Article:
The number of people infected this year by Salmonella from contact with so-called backyard poultry flocks has more than doubled since June 1, with 790 victims now confirmed by the Centers for Disease Control and Prevention.

Almost a third of the victims, 31 percent, are children younger than 5 years old.

Virginia had the most confirmed cases, 52, of Salmonella infections linked to backyard flocks as of July 7. Ohio was second with 45 cases and California was third with 42 confirmed cases. Map courtesy of CDC

“In interviews, 409 (or 74 percent) of 553 ill people reported contact with live poultry in the week before illness started,” the CDC reported Thursday.

The federal agency is now tracking 10 separate outbreaks, up from eight reported earlier, spanning 48 states and Washington D.C., according to the July 13 update. The CDC predicts the country is on track to surpass the 2016 total of 895 cases of Salmonella infection linked to contact with backyard flocks. The implicated birds came from multiple hatcheries.

No deaths have been reported, but another 103 people have required hospitalization since the CDC’s initial June 1 public warning, bringing the total to at least 174 victims with symptoms so severe that they had to be admitted to hospitals. Information was available for only 580 of the victims, so there could have been even more hospitalizations.

Multiple state agencies and the U.S. Department of Agriculture’s Animal and Plant Health Inspection Service (APHIS) are assisting the CDC with the outbreak investigations.

“Any live poultry can carry Salmonella bacteria, even if they look healthy and clean. That’s why it’s important for anyone raising backyard poultry to take steps to avoid getting sick when handling and caring for birds,” the CDC warned.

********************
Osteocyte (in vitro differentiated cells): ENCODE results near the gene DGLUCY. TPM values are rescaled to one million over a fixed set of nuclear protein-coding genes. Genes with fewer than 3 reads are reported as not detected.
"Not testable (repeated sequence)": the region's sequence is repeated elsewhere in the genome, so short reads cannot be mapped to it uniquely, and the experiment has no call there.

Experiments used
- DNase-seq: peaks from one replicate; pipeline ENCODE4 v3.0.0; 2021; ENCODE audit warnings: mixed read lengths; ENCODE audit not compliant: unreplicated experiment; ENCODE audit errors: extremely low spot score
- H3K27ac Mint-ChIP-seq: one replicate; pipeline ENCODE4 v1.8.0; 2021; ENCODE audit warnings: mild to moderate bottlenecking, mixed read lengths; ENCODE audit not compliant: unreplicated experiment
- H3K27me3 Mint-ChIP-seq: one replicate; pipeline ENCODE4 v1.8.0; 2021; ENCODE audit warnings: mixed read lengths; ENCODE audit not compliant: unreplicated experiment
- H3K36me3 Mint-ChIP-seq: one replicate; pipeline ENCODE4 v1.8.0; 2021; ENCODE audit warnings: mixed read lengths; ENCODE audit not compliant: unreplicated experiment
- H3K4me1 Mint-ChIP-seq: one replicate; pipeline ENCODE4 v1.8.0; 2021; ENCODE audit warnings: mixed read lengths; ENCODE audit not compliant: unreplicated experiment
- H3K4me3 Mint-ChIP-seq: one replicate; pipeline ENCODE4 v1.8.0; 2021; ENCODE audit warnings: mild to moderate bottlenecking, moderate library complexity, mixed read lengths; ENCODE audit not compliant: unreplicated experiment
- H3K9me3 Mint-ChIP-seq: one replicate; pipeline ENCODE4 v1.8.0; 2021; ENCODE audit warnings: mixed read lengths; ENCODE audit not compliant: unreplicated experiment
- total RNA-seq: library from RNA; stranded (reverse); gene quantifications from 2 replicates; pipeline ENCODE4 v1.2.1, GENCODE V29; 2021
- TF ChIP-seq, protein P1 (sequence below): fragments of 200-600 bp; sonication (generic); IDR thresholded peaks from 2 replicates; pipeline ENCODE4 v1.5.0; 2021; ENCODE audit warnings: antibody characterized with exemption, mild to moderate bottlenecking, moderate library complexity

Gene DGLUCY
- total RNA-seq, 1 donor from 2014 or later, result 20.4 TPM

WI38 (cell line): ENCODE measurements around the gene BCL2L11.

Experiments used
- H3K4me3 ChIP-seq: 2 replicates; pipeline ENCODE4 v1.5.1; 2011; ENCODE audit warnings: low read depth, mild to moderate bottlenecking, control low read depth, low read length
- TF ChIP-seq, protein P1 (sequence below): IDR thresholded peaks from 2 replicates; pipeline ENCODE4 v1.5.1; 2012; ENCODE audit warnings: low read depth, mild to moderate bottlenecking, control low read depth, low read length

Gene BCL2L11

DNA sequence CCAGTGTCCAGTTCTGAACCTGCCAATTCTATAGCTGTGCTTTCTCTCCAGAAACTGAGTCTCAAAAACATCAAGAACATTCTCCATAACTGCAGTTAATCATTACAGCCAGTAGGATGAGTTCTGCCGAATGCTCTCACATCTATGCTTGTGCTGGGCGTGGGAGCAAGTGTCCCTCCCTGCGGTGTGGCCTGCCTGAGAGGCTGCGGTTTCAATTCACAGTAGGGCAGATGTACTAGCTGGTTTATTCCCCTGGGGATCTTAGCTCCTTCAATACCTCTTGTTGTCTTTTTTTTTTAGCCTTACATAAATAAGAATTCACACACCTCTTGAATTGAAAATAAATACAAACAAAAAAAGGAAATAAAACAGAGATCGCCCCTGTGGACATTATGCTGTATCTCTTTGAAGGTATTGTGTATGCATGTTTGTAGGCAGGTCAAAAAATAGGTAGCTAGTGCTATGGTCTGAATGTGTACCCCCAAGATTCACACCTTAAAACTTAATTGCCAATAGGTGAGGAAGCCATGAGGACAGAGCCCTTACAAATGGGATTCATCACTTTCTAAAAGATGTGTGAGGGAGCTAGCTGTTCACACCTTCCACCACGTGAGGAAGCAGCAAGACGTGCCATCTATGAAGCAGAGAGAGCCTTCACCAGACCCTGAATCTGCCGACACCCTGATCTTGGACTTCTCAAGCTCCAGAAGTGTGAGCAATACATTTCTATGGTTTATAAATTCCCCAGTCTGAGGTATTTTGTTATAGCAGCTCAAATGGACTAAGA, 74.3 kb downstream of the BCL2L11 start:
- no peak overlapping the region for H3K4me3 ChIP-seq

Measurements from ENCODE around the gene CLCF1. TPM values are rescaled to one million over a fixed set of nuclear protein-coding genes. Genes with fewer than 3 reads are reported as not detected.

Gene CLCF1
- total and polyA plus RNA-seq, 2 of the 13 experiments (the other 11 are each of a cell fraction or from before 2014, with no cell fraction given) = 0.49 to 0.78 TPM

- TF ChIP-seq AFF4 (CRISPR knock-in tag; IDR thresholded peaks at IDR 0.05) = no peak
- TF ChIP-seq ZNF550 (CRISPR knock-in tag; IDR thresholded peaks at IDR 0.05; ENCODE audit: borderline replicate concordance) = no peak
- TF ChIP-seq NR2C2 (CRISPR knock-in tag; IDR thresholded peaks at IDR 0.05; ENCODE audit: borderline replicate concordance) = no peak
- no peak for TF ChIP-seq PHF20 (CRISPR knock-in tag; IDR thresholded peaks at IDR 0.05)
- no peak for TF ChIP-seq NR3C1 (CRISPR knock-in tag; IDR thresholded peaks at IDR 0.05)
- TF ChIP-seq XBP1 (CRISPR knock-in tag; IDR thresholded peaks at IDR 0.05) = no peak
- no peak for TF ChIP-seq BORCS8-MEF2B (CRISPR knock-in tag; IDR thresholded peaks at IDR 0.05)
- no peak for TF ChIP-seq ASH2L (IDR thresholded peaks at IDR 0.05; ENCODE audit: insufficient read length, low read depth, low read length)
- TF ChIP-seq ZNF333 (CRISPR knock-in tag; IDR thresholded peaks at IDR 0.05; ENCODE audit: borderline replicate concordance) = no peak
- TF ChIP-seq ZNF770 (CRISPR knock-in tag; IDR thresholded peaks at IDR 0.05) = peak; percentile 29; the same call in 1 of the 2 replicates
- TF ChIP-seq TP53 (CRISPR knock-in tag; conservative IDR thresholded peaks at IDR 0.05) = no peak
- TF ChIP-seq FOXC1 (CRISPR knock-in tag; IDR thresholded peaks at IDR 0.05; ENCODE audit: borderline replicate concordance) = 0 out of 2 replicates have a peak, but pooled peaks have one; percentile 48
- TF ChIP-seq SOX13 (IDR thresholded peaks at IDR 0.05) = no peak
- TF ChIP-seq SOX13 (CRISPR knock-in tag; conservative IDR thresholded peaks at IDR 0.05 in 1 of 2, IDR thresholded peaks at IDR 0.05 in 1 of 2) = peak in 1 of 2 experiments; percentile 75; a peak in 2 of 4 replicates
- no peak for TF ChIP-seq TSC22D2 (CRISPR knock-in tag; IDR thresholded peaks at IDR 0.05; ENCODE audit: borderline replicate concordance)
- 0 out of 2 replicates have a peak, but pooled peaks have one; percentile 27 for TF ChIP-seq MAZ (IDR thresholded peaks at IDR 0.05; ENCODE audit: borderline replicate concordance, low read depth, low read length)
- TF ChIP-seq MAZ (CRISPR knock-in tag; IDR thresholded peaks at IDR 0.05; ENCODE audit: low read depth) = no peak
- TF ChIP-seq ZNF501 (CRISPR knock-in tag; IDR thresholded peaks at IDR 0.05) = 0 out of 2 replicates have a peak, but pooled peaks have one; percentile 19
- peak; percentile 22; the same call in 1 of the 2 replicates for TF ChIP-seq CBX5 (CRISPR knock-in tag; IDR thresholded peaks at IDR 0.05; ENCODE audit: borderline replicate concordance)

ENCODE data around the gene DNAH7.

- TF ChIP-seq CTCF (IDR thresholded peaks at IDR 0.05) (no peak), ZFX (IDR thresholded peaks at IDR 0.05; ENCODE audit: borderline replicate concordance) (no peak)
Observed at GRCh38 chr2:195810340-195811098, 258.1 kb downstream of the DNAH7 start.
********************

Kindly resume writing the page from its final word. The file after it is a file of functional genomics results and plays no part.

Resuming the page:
As of July 7 the CDC had confirmed 10 strains of Salmonella bacteria in the outbreak investigations: Salmonella Braenderup, Salmonella Enteritidis, Salmonella Hadar, Salmonella I 4,[5],12:i-, Salmonella Indiana, Salmonella Infantis, Salmonella Litchfield, Salmonella Mbandaka, Salmonella Muenchen and Salmonella Typhimurium.

Illness onset dates range from Jan. 4 through June 20. Lag time between illness onset and addition of victims to the outbreak count can be several weeks because of the time it takes for lab test results to be returned and then forwarded to state and federal officials.

The outbreak numbers are expected to continue to increase for the next several months, according to the CDC, because people continue to purchase live poultry and continue to be exposed to Salmonella germs as they tend to backyard flocks.

“Regardless of where they are purchased, live poultry may have Salmonella germs in their droppings and on their bodies, feathers, feet and beaks even when they appear healthy and clean. The germs can also get on cages, coops, hay, plants and soil in the area where the birds live and roam,” the CDC reported.

To view this graphic from the CDC full size, please click on the image.

The following safety tips are advised by the CDC, to avoid a Salmonella infection while keeping poultry:

  • Wash hands with soap and running water for a minimum of 20 seconds after handling live poultry;
  • Do not allow live chickens, ducks or geese in the house;
  • Do not allow children younger than 5 years to handle or touch live poultry and eggs without supervision;
  • Never snuggle or kiss the birds or touch your face or mouth and do not eat or drink while around live poultry.

More tips for how backyard flock owners can prevent infection can be found on the CDC website.

“Young children are more likely to get sick because their immune systems are still developing and they are more likely to put their fingers or pacifiers and other items into their mouths,” according to the CDC website.

Illness from Salmonella infection usually lasts four to seven days, and most people recover without treatment. However, diarrhea may become so severe that the person needs to be hospitalized.

Salmonella infections are more likely to be severe for children younger than 5 years, older adults, and people with weakened immune systems, such as people with cancer, diabetes, and liver or kidney disease,” according to the CDC.

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